This week I had the privilege of attending the Wipro analyst day in Boston. A large number of industry analysts and influencers were in attendance – it is always good to see old friends at these events.


The day had the usual rhythm: general presentations in the morning followed by the speed dating process of meeting with individual members of the Wipro leadership team. One of these sessions that piqued my interest was a 1 on 1 with KR Sanjiv, Wipro’s Chief Technology Officer out of Bangalore. We discussed the emerging technologies he is focusing on for the next 2-5 years. Always a fun topic.

He gave us 5 key categories:

  • Cognitive
  • Smart Machines
  • Man – Machine interface
  • Robotics
  • Next Generation Architecture

What struck me the most were the middle three. Why? From my perspective these are part of a wave of digital disruption that is beginning to form in our supply chains – whether it be retail, CPG, industrial, life sciences, aerospace to name a few.

Smart Machines is really about the movement towards greater intelligence and analytics within machines. In particular wearables. I wrote a post recently that looked at this trend in supply chain management. Click here for post. There is an increasing segment of companies like Unvired from the software side and Motorola from the hardware side that are tackling the need for greater intelligence in wearable technologies that reduce friction in the supply chain. Think enhanced capabilities for pick packers in the warehouse or more decision making power for floor managers on the manufacturing floor. Wipro was showing off a device that is used to for personal health monitoring – think about how much flexibility and reach this gives health care providers. As well as the data it provides to ensure better monitoring and anticipating needs (similar to a retailer anticipating a consumers’ demand for a product).

Man – Machine interface – think of this as how we have evolved in our interactions with machines. The example we discussed was how Tom Cruise manipulates files in the movie “Minority Report.” Of course that was a movie, but the work done in this space will have a deep impact. Currently our interaction with machines, and the information they contain, is via a keyboard. More recently we have added touch screens. But this is still a flat method of interactions. When it comes to the real world…items have three dimensions. In addition to the ever growing mountains of data and information we produce and look to leverage to run our businesses and supply chains. As Mr Sanjiv stated “The new generation wants more intuitive and ‘human’ interfaces rather than the click and touch.” The amount of data that is needed to manage today’s supply chains only continues to expand – and seeing the information on a traditional screen isn’t optimized for the needs of today’s users.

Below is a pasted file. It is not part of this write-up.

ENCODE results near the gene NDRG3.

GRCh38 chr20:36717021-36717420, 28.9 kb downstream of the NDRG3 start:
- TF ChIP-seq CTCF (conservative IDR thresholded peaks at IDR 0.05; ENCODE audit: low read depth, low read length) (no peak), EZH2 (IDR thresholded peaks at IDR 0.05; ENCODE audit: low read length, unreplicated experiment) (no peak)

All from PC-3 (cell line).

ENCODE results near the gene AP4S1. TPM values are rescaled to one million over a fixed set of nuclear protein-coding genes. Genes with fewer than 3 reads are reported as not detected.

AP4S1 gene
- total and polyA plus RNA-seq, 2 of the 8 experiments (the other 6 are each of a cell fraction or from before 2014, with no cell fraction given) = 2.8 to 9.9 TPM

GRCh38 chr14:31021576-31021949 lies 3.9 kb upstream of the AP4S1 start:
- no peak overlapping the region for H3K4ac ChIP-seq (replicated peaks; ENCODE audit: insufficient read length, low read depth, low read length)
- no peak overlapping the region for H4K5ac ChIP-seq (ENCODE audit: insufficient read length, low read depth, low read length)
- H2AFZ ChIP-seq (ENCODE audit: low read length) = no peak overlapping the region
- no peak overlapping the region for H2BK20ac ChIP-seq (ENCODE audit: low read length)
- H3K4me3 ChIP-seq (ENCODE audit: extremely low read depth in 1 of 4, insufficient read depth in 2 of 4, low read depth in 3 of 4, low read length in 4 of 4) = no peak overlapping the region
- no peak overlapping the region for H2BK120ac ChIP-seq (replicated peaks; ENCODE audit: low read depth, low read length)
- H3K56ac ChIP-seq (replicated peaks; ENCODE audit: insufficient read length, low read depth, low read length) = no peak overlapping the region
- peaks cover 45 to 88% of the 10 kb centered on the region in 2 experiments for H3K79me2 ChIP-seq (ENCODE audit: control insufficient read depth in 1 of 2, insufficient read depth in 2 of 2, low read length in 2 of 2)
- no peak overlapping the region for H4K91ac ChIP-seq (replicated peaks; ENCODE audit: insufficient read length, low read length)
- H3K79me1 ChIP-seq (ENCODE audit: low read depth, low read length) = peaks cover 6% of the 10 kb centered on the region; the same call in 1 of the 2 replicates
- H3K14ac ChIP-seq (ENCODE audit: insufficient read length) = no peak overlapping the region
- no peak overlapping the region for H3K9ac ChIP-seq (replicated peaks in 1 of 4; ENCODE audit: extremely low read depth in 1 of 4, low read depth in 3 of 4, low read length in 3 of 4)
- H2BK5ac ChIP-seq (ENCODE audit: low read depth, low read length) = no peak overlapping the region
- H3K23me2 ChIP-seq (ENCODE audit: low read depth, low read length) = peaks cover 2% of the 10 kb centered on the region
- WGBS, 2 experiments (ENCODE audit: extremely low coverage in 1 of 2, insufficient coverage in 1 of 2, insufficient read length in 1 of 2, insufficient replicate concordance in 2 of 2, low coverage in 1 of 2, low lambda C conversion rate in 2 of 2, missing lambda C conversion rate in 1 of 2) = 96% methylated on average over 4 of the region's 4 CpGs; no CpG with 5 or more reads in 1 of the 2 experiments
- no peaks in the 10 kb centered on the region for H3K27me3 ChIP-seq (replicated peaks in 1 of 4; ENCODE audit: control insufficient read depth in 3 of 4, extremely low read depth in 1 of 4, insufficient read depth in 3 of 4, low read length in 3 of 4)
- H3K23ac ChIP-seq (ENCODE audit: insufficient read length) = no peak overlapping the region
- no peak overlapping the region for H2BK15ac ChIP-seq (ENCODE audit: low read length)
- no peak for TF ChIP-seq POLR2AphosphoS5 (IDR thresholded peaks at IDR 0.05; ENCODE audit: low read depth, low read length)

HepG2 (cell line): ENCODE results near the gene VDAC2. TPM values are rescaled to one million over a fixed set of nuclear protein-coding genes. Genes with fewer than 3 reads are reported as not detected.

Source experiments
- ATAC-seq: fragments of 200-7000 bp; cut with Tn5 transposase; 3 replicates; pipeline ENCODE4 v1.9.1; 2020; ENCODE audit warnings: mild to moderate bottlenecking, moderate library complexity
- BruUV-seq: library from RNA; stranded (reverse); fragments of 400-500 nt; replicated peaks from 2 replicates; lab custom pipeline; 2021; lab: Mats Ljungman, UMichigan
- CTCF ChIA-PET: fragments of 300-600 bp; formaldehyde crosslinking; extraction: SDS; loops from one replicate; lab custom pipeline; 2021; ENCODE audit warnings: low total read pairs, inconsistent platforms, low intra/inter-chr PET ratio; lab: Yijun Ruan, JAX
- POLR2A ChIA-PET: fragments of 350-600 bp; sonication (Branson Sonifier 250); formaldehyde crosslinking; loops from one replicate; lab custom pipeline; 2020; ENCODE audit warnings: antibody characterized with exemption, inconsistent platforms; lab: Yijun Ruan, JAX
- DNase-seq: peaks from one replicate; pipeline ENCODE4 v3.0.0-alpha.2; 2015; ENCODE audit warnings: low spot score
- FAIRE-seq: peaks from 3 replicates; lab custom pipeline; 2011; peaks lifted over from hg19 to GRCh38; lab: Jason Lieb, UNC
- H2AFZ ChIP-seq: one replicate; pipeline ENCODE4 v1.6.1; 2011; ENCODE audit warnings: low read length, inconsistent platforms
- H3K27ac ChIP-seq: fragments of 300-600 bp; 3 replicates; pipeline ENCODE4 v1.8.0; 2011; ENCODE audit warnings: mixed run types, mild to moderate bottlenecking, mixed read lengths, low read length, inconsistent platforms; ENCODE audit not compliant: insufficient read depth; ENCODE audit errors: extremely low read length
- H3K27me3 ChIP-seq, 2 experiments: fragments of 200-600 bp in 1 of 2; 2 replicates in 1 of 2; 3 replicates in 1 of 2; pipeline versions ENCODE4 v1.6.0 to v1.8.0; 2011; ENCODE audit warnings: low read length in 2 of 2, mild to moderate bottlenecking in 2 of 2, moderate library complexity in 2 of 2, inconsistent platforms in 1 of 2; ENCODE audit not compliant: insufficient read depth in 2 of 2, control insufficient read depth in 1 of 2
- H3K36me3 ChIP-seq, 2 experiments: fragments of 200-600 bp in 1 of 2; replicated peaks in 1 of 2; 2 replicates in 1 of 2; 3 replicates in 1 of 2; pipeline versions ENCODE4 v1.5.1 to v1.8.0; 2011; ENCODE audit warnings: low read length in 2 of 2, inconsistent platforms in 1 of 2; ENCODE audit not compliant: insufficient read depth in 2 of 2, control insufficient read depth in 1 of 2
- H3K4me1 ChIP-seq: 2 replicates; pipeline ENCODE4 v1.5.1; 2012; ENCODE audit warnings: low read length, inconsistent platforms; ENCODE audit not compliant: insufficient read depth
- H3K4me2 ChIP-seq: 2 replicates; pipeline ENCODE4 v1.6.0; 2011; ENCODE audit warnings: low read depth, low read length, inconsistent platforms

Robotics is just what it sounds like. Using machines to fill in some needs gaps that humans are not capable or are not as efficient at doing as a robot. KR spoke at length about the usage of drones or even smarter robots to do jobs such as clearing sludge out of hard to reach pipes. Of course these are not ideas that other companies are not already exploring – think iRobot or Amazon with their drone project. Even DHL has announced using drones to deliver medicine to hard to reach islands in the North Sea – click here for story. Right now much of the talk of robotics is constrained to such areas test drones for delivery, using robots in utilities to fix infrastructure or companies like Kiva that are building robots to manage part of warehouses. However there is not question that robotics will have a important role to play in reducing the friction that is encountered in commerce and supply chain.

Overall a good day spent with some sharp folks from Wipro. The discussion of the pillars of emerging technology parallel much of what we are observing when it comes to addressing new disruptions and reducing friction points that are in Matrix Commerce. I will be interested to observe how Wipro’s work in these spaces come to fruition.